The Trustee’s Fee and Plan Feasibility

When you are calculating what it takes to make a plan feasible, you have to know how to account for the trustee’s percentage fee.

My office’s percentage fee (for now) is 6.8% of receipts.  That means if a debtor’s plan payment is $100, I take $6.80, which leaves $93.20 available to disburse to creditors.

But more often than not, you are trying to figure out how much the debtor’s payment needs to be in order to pay a certain amount of claims through the plan plus my fee.  To do that, you need to add about 7.3% to the amount of claims in order to come up with the “pool” amount necessary to pay the claims and my 6.8% fee on receipts.

When I say claims, I mean the total of: principal amount of secured claims to be paid through the plan, projected interest, priority claims, attorney’s fee, and any amount of general unsecured claims that needs to be paid.

Unless the debtor is on a very tight budget, you can’t go wrong with using an 8%, 9%, or even 10% fee when you are calculating what it will take to fund the plan.

Why use a higher fee?  Let’s assume you use a 60-month amortization schedule to calculate interest and a 7.3% multiplier for my fee.  If during the case the debtor is slow or late with plan payments, interest on secured claims will continue to accrue, and the case is not going to pay out in 60 months because of that additional interest.  Now your plan is no longer feasible.  Using an 8% to 10% fee in your calculations helps build in a cushion for that additional interest.

If you think 8% is going to yield an unnecessary windfall to unsecured creditors while making it difficult for your clients to make ends meet, then try 7.5% or 7.8%.

But whatever you do, even if the debtor is on a shoestring budget, don’t add 6.8% (my fee) to the amount of claims and expect to have a feasible, adequately funded plan.  The math doesn’t work.  Use 7.3%.

(If you really want to know why you have to pay 7.3% of claims to cover a 6.8% fee on receipts, let me know and I’ll show you the math.  The exact multiplier is .07296137).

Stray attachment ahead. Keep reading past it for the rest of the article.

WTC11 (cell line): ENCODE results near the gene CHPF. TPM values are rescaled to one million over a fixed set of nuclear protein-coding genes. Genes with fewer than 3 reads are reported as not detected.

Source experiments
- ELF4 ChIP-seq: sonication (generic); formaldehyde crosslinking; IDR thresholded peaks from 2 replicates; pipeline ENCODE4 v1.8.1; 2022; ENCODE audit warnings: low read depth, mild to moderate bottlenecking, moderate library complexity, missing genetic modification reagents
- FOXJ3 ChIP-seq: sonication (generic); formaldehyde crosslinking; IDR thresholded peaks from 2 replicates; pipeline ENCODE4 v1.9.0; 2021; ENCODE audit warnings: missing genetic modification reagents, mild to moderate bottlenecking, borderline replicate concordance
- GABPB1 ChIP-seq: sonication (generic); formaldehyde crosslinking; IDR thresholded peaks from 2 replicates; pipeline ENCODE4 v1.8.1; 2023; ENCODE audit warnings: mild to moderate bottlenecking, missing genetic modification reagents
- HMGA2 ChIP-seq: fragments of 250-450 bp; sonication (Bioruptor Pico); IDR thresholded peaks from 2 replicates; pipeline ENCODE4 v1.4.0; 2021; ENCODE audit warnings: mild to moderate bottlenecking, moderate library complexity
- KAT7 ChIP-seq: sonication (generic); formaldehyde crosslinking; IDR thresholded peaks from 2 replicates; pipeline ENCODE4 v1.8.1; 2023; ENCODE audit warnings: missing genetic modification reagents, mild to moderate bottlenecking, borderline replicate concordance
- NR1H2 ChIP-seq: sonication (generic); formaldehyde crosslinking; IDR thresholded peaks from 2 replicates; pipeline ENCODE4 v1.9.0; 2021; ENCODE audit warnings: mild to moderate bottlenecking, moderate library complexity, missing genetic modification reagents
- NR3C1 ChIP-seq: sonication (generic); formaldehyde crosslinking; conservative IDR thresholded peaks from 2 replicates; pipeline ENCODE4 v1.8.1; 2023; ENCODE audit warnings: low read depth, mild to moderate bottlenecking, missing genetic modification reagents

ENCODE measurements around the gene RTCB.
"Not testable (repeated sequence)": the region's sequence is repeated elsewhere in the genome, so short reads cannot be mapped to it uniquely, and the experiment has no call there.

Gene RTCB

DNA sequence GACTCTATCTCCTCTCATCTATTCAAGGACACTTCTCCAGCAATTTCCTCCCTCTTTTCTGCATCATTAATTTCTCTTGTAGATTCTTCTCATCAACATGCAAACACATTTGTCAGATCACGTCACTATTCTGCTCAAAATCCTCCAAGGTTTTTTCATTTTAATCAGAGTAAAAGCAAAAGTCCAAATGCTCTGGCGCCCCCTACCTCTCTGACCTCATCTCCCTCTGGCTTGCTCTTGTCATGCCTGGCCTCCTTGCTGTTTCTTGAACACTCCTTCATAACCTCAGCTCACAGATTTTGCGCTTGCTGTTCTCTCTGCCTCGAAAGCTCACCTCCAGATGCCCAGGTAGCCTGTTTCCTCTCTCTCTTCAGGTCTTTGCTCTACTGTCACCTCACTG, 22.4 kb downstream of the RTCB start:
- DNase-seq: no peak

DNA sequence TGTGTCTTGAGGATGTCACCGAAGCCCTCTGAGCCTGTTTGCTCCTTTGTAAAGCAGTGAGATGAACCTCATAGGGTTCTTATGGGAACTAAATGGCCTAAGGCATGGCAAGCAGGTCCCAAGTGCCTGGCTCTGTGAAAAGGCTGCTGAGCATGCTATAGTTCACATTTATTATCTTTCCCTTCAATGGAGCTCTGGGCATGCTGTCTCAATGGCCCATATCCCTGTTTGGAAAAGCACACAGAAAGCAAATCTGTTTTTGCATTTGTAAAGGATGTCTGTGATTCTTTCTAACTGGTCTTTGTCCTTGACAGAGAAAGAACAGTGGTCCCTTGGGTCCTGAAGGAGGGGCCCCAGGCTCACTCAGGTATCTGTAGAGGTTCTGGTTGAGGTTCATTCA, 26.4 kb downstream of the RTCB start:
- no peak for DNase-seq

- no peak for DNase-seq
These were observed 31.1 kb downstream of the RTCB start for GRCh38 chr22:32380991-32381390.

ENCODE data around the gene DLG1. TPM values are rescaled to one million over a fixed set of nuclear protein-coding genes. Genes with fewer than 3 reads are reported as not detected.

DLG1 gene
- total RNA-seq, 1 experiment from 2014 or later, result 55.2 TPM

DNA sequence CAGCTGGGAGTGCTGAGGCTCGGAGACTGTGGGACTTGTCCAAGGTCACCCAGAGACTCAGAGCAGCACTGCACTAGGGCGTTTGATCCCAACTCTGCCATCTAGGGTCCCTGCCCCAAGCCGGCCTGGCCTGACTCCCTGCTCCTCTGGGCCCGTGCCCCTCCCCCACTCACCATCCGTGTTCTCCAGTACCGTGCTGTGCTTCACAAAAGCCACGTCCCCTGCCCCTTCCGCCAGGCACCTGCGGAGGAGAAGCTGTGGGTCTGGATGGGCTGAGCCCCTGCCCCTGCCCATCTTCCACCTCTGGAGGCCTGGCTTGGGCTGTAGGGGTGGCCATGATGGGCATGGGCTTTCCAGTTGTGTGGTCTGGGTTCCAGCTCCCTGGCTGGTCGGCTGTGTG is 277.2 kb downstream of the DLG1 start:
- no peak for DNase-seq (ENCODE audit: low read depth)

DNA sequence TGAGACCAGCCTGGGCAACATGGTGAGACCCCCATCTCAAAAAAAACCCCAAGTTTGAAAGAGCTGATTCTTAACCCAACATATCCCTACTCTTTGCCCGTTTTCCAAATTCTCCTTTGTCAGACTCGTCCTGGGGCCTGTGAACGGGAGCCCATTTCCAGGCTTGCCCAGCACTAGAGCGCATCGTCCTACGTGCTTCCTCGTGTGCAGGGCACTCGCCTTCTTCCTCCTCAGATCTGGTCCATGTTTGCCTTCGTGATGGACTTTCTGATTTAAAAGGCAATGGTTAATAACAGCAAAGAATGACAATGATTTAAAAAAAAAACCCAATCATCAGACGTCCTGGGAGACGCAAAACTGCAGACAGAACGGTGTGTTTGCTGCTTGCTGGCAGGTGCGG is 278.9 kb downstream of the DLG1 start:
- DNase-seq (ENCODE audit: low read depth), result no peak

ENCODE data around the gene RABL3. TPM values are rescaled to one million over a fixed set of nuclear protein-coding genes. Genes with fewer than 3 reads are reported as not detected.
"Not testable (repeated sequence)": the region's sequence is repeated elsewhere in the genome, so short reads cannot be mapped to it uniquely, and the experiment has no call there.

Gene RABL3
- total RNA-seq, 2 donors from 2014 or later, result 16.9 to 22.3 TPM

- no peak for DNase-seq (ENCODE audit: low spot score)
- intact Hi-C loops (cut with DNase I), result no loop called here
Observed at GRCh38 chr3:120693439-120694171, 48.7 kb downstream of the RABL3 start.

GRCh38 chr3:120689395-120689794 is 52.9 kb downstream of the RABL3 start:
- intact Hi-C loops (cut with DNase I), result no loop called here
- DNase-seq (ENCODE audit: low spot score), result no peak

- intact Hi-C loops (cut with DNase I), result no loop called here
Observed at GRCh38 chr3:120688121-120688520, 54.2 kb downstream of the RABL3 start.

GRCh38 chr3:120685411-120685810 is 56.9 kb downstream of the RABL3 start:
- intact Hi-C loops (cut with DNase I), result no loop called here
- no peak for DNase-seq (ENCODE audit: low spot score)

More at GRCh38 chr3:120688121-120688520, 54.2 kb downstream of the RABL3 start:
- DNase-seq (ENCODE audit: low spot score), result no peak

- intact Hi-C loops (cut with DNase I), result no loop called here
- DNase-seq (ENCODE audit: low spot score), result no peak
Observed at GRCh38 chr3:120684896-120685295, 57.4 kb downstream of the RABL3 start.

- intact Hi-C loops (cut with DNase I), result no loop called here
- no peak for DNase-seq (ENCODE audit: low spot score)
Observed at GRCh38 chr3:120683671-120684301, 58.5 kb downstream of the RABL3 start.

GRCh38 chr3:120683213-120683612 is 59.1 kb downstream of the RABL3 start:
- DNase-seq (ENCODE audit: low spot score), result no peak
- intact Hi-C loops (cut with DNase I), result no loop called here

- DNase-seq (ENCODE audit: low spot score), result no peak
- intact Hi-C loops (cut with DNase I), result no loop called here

(Additional note:  when I speak of “feasibility,” I’m talking about whether a plan is adequately funded to pay all necessary claims within the plan duration.  The term “feasibility” is also used by courts in discussing whether a debtor can afford to make plan payments).

 

4 comments

  1. I noticed you show your trustee’s percentage fee @ 6.8%. I get conflicting info on this sometimes. The U. S. Trustee’s website is showing it @ 6.1% beginning 5/2106. Would you clarify, please? Thanks!

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    1. Great question. The UST does a calculation of the cost of administering a chapter 13 case for purposes of the “means test.” That is not necessarily the chapter 13 Trustee’s current percentage fee. So you have to use the UST’s number in the means test and use the trustee’s fee in your plan calculations. For other jurisdictions, contact the Trustee’s office and ask what their fee and multiplier are. Thanks for pointing out the different numbers!

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      1. I notice on your home page you announce your current percentage fee as the 6.8% figure as of 10-1-15. I don’t ordinarily have occasion to go to your home page, but is that where I should go to find your current percentage fee announced periodically if I am uncertain about the amount? I am thinking you probably send us bankruptcy attorneys these announcements anyway, unbidden, and probably sent this one to us prior to last October, in which case I had just noted it but subsequently forgotten. I also checked and discovered that Best Case follows your suggestion and sets the fee at 10 % by default, subject to change by the attorney, if there’s reason for that change.

        I think your fee is periodically adjusted, and, if that is the case, is 10 % always a safe figure to use, even if your fee increases beyond 6.8 %?

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      2. The fee cannot exceed 10%, and using 10% as a default number will build in a little bit of a cushion to make the plan feasible. Some attorneys don’t like using a larger fee than necessary because they think that any “extra” will go to unsecured creditors, paying more than would be required under the disposable income test or liquidation test. Usually, though, the difference, if any, is at most a few hundred dollars. Often those few extra dollars make a difference between a feasible plan and a nonfeasible plan, so 10% is a safe figure to use. However, a few hundred dollars for someone trying to save a home and make ends meet can make it difficult for a debtor to afford plan payments, so 10% might not be practical in all cases. I would not set the default rate at anything less than 8% (to reiterate, this is just for EDKY).

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